About three years ago, I stopped to speak to one of these people on a corner and made him a job offer. He only asked how much would I pay, and when I told him $8 an hour, he told me, "I make more than that standing here. I don't need a job."
I have never given money again to a street-corner homeless (?) person.
-- Art Adams, Madeira Beach
On the evening of Nov. 28, we who attended the St. Petersburg Junior College Steel Drum Band concert were treated to a rousing, nostalgic trip back to the islands. Director John Shaw and his talented group put on one heck of a show! The acoustics were marvelous in the brand-new 300-seat, $2-million music center, but only about 85 people showed for this free concert.
What's wrong St. Petersburg? Our area has a population of more than 300,000 and a large percentage who have cruised to the islands. How many of you have sat on the deck of a cruise ship and marveled at the music of the ship-board steel drum combo? Here was a chance for your own personal concert in your own back yard -- and for free to boot. It really disturbs me to see such talent get a poor turnout. The turnout Nov. 27 for the Pinellas Youth Symphony at the Palladium wasn't much better. Was everyone home watching television, waiting for the latest election returns?
Again, hats off to the SPJC Steel Drum Band. Watch for the band's next concert in the spring.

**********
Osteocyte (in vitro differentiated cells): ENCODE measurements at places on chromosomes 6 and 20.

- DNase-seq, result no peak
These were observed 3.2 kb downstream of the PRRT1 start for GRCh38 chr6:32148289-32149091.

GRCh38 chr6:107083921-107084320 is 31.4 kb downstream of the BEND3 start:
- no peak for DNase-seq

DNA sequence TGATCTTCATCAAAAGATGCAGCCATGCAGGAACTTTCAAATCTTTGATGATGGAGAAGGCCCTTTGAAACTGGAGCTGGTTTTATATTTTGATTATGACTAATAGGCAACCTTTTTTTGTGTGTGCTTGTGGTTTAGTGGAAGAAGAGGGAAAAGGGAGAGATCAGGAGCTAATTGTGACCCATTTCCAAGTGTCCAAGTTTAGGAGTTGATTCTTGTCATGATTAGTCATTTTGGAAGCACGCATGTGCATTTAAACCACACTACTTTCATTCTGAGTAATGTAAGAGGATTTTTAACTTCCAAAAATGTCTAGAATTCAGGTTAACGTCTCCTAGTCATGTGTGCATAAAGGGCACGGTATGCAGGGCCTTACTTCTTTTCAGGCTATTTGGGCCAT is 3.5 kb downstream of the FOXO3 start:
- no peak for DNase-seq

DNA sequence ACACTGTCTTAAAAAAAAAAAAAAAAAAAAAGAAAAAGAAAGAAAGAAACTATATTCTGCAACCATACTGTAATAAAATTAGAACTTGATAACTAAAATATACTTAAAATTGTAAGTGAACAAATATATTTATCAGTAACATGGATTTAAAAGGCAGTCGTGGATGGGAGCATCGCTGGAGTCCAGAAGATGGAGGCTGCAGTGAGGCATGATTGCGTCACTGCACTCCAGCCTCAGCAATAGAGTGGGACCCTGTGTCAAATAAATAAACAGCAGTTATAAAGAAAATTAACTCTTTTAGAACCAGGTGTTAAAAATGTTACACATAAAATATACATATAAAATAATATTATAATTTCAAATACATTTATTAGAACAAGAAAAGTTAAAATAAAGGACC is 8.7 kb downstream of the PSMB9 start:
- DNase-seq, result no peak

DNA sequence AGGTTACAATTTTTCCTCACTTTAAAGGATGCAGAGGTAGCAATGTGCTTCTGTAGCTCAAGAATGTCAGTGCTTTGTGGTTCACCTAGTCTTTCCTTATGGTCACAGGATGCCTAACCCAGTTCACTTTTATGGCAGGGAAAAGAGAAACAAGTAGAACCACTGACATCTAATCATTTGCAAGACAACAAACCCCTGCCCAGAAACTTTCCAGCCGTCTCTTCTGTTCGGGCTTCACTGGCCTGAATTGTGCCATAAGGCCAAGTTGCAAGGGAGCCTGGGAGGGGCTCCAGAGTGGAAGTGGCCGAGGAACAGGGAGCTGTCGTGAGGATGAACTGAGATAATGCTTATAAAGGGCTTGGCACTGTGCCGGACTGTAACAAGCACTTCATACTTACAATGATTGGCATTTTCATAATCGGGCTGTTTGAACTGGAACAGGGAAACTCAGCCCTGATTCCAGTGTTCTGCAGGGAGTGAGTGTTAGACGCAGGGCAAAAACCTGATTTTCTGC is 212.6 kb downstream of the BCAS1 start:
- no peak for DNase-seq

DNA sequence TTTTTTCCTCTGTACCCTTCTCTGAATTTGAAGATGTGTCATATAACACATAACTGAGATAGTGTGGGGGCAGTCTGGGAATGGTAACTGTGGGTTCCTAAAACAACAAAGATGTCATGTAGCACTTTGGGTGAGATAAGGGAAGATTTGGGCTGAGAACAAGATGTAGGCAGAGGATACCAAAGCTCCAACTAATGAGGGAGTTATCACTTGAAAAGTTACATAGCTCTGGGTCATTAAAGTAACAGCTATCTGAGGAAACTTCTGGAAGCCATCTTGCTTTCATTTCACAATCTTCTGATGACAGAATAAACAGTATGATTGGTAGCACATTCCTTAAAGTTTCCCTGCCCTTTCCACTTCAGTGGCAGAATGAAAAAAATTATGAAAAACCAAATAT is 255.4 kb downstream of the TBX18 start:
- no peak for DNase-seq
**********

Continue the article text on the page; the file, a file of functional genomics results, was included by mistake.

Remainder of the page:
-- Bob and Karen Lartz, St. Petersburg
Re: Anniversary celebration of Pinellas Trail.
The Pinellas Trail is a wonderful addition to our community and worthy of a celebration of its 10th anniversary.
However, to rename the trail after Fred E. Marquis is an injustice to Bert Valery Jr., who initiated the development of the trail after his son was killed in a biking accident.
Of course, many residents cooperated in bringing this project to a conclusion, but why ignore someone who was there from the beginning? If it weren't for Bert Valery, there would not be anything to celebrate.
-- Sam Rubenstein, Palm Harbor
Re: Planned Expansion of Keswick Christian School.
No offense to anyone intended, but I would advise the neighbors to fight this expansion tooth and nail!
What started in our neighborhood as a seemingly harmless one-story school building with hours of 8 a.m. to 3 p.m. has, in two years, mushroomed into a two-story multibuilding and a mammoth problem for the adjacent neighbors!
The two-story buildings effectively block out light and breezes. The noise level from the playground starts promptly at 8:30 a.m. with music and a bullhorn (presumably gym class?).
Soccer balls, trash and the like frequently land in our yards. After-school care has also been initiated and of course, there are various school functions in the evenings and on some weekends.
An enhancement to the neighborhood? They tried to sell us that bill of goods. Perhaps it is an enhancement to the pocketbooks of the architects, the builders and the school participants.
Ask those pushing for this whether they would be happy to have the structure and the ensuing problems in their back yards. See how they answer that!
-- G. Williams, St. Petersburg